I was traded half way through the season in 2010 to the Giants, and this is the point where I became fascinated with the industry. San Francisco is home to a lot of great breweries, something I wasn’t exposed to at the time in Richmond. Phil and I began to work on our business plan.
In 2011 I found myself in another great beer city, Seattle. As we drew closer to a completed business plan, we felt we should work inside the industry for a while. My best friend growing up, Tim Thomas, was deployed in Afghanistan with the Army I and felt that my life of baseball leisure was out of proportion with the “work” I was doing. I wanted to do something for those folks who risk their lives so I can make too much money playing a game. We teamed up with Fremont Brewing Co. and created Homefront IPA. We got to work with some amazing industry people and we were officially convinced that this was the line of work we wanted to be in. After that, the pieces started falling in place, and I retired from baseball in the summer of 2012 after a failed attempt at a comeback from a tear in my lat. I wasn’t sad though, I felt liberated. I’ve been happy with my decision and am glad I went through with it. A feeling of pride is washed over me every day I walk through our brewery doors.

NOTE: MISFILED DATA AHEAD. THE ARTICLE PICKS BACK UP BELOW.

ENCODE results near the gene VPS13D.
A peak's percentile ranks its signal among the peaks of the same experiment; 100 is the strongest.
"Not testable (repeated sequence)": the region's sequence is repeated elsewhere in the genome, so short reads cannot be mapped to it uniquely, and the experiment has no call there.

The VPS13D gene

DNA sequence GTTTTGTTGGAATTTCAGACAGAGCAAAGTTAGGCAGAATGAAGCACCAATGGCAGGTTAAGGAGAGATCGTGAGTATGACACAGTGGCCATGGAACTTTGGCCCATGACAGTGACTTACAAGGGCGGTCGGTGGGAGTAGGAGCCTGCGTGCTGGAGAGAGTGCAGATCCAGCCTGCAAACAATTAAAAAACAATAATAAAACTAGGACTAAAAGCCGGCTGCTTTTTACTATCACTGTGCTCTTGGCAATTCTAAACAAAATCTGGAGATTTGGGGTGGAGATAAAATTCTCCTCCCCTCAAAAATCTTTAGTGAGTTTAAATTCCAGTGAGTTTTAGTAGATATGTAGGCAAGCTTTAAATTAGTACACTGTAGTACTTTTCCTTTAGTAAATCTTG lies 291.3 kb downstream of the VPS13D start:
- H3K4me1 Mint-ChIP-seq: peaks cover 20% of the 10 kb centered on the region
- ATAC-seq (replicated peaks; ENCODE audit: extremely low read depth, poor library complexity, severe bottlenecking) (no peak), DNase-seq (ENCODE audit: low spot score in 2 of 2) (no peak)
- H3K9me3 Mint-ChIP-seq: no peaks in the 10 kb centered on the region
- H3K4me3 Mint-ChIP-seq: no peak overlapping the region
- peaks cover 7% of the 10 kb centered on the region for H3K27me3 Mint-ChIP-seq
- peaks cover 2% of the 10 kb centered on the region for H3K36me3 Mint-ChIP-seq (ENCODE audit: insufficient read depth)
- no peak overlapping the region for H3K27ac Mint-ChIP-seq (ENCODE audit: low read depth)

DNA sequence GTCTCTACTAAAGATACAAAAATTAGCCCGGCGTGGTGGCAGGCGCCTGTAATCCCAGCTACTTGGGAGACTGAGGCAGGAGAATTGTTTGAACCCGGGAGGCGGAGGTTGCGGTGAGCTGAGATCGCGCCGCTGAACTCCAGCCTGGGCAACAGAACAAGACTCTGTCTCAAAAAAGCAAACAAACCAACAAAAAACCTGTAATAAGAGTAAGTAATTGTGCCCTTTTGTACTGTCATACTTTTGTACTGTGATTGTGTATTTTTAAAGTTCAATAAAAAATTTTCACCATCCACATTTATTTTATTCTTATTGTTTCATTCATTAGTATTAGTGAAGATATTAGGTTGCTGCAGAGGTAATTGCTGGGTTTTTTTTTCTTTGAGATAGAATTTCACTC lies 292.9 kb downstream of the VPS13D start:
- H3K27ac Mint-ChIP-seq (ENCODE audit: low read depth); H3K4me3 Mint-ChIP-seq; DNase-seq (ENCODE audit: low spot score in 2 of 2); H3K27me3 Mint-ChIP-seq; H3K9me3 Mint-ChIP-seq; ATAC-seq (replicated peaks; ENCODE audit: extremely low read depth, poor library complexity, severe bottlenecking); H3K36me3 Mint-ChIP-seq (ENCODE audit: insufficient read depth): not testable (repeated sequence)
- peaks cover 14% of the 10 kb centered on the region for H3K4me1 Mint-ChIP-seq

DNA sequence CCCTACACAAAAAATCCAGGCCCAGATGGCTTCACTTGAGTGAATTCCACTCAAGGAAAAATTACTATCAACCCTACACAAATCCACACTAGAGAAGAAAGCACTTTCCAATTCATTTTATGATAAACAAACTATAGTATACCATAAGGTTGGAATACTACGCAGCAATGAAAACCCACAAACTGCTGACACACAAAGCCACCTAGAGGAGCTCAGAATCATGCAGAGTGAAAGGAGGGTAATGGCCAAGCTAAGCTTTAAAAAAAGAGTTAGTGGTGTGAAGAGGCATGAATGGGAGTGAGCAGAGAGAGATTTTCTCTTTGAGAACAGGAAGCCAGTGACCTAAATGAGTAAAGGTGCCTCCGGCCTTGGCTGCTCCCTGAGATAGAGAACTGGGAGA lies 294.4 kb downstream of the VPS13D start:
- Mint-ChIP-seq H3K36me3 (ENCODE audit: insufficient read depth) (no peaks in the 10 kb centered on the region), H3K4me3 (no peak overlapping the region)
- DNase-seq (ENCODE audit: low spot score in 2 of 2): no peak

What are your future expansion plans?
We are in uncharted territory right now. Slow and steady. We are going to put in whatever time we need to get our feet firmly planted in the Hampton Roads area, before we venture somewhere else. We will continue focusing on improving our beers, branding, and relationships with everyone including the wholesalers, retailers, and consumers. We don’t exist if one of those pieces is missing. Everything we do, every day, starts and stops with our slogan, “It all revolves around the beer.”
Center of the Universe Week
Monday, February 23 – Lager Heads – Virginia Beach – Pint Night/Meet The
Brewer/Special Keg Tapping – 5PM
Tuesday, February 24 – Whiskey Kitchen – Virginia Beach – O’Connor/COTU Pint
Night/Collab Night/Meet The Brewer – 5PM
Wednesday, February 25 – The Public House – Norfolk – Pint Night/Meet The
Brewer/Special Keg Tapping – 6PM
Thursday, February 26 – Whole Foods – Virginia Beach – COTU Beer Education Night –
Friday, February 27 – Wild Wing Café – Chesapeake – Pint Night/Meet The
Brewer/Special Keg Tapping – 4PM
Saturday, February 28 – Ghent Bar Tour Beer Sponsor – http://www.ghentbartours.org/